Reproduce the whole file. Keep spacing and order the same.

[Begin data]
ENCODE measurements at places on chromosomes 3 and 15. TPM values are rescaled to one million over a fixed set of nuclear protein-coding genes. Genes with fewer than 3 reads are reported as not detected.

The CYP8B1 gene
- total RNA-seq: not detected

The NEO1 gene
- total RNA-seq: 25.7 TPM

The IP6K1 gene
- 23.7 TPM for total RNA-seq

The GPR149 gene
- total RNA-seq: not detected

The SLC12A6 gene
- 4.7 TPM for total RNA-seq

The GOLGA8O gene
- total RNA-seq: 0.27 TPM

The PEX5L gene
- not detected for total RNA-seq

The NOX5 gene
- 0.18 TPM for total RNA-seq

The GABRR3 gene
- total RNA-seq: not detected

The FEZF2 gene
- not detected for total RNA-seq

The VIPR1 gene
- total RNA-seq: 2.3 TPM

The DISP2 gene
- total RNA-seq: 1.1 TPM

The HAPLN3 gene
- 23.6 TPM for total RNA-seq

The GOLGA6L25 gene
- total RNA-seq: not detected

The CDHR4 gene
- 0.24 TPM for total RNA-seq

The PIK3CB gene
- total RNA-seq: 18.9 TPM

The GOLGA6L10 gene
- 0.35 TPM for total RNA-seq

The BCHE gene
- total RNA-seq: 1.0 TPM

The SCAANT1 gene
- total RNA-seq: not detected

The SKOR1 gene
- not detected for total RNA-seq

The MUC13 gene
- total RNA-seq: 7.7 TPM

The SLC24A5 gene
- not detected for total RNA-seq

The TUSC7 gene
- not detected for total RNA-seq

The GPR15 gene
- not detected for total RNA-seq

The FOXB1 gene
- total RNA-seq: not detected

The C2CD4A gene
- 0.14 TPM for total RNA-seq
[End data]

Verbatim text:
ENCODE measurements at places on chromosomes 3 and 15. TPM values are rescaled to one million over a fixed set of nuclear protein-coding genes. Genes with fewer than 3 reads are reported as not detected.

The CYP8B1 gene
- total RNA-seq: not detected

The NEO1 gene
- total RNA-seq: 25.7 TPM

The IP6K1 gene
- 23.7 TPM for total RNA-seq

The GPR149 gene
- total RNA-seq: not detected

The SLC12A6 gene
- 4.7 TPM for total RNA-seq

The GOLGA8O gene
- total RNA-seq: 0.27 TPM

The PEX5L gene
- not detected for total RNA-seq

The NOX5 gene
- 0.18 TPM for total RNA-seq

The GABRR3 gene
- total RNA-seq: not detected

The FEZF2 gene
- not detected for total RNA-seq

The VIPR1 gene
- total RNA-seq: 2.3 TPM

The DISP2 gene
- total RNA-seq: 1.1 TPM

The HAPLN3 gene
- 23.6 TPM for total RNA-seq

The GOLGA6L25 gene
- total RNA-seq: not detected

The CDHR4 gene
- 0.24 TPM for total RNA-seq

The PIK3CB gene
- total RNA-seq: 18.9 TPM

The GOLGA6L10 gene
- 0.35 TPM for total RNA-seq

The BCHE gene
- total RNA-seq: 1.0 TPM

The SCAANT1 gene
- total RNA-seq: not detected

The SKOR1 gene
- not detected for total RNA-seq

The MUC13 gene
- total RNA-seq: 7.7 TPM

The SLC24A5 gene
- not detected for total RNA-seq

The TUSC7 gene
- not detected for total RNA-seq

The GPR15 gene
- not detected for total RNA-seq

The FOXB1 gene
- total RNA-seq: not detected

The C2CD4A gene
- 0.14 TPM for total RNA-seq